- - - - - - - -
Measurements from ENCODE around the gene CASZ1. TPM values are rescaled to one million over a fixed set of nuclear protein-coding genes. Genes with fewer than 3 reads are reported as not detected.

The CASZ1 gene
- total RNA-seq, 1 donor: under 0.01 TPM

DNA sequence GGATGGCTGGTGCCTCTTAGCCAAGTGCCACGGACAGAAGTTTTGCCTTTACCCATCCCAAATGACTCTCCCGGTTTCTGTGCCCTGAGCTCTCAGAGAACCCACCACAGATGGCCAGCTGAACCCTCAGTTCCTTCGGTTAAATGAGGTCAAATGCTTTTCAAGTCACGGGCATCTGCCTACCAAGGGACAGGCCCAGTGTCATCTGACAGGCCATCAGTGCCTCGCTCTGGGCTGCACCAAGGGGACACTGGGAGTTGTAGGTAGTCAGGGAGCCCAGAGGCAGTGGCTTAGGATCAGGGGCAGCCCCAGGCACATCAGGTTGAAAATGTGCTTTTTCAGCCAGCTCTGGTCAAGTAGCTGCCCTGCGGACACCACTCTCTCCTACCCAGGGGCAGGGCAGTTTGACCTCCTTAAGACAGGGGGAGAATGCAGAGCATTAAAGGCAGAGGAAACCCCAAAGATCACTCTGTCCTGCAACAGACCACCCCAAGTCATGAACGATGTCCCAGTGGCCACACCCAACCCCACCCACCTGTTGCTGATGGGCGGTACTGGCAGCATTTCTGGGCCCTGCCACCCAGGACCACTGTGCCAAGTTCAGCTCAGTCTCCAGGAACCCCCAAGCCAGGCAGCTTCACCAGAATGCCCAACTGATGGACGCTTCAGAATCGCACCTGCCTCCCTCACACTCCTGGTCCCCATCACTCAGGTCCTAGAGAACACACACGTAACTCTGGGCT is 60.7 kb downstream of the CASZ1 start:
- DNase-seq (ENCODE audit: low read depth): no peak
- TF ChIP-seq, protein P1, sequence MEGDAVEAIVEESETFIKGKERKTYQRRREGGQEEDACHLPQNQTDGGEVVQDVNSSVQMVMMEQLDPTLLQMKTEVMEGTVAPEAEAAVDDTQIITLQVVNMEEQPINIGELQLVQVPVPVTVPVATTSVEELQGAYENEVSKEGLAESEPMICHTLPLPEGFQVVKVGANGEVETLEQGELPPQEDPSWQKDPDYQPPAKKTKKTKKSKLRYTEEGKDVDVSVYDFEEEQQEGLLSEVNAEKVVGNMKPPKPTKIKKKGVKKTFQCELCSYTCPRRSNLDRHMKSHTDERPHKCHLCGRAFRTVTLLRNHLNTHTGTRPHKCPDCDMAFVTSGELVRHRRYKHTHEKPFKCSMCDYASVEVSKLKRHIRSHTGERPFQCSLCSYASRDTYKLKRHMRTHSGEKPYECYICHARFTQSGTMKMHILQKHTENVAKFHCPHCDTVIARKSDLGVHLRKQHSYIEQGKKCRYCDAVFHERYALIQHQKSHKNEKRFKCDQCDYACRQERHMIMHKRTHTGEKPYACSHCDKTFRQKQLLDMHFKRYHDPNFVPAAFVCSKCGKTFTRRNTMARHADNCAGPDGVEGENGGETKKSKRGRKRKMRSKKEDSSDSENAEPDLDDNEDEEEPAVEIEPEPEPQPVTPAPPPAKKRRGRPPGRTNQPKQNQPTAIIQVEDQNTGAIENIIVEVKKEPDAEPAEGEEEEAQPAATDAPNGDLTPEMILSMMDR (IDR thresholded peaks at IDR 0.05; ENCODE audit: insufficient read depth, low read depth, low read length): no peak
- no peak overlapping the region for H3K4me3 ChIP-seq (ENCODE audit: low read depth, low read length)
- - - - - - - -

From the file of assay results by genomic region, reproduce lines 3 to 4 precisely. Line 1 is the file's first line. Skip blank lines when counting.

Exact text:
- total RNA-seq, 1 donor: under 0.01 TPM

DNA sequence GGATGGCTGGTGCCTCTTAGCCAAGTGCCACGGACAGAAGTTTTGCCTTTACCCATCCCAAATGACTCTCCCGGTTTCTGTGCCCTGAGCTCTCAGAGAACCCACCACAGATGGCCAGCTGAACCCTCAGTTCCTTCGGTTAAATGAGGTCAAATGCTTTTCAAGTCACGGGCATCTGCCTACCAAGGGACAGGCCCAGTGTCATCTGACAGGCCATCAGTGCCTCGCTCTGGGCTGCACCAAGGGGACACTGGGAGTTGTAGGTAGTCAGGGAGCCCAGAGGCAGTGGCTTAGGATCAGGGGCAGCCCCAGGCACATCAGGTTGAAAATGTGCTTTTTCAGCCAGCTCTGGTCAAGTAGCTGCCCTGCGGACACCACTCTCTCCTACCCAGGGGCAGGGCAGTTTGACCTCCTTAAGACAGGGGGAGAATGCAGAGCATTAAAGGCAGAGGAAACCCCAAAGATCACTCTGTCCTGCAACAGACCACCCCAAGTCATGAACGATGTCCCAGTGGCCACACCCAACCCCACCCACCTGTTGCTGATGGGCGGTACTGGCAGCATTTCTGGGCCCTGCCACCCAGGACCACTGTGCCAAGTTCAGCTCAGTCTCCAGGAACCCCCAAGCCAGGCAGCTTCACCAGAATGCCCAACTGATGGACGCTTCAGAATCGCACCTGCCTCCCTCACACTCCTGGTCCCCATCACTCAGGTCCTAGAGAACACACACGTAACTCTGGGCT is 60.7 kb downstream of the CASZ1 start: